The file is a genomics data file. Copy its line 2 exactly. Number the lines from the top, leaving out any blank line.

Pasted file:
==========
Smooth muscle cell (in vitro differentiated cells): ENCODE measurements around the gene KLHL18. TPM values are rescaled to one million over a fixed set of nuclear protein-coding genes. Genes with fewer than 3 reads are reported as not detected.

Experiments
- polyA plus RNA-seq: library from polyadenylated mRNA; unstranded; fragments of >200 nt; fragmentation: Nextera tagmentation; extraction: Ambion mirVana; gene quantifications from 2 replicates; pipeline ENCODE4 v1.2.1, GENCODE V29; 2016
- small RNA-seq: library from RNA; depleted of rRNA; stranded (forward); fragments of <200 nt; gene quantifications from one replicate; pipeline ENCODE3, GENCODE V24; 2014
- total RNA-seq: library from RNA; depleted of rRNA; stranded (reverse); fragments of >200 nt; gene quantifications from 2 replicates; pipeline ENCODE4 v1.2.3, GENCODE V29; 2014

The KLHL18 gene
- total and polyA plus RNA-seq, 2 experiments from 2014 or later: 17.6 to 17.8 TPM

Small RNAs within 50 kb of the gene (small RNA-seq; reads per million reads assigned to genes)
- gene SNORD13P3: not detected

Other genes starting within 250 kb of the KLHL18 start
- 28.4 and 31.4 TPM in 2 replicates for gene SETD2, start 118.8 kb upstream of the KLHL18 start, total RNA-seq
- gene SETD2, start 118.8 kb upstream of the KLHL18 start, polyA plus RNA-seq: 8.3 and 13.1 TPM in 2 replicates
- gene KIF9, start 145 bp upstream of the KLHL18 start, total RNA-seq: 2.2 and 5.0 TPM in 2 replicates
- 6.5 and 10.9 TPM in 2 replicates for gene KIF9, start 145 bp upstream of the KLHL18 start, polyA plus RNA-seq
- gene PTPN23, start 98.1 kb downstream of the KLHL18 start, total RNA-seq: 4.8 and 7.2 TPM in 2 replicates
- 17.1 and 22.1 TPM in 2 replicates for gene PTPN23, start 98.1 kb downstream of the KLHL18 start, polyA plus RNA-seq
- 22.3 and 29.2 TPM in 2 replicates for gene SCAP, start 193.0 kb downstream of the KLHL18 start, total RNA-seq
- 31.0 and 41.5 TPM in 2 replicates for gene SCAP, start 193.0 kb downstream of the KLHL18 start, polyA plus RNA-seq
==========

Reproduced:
Experiments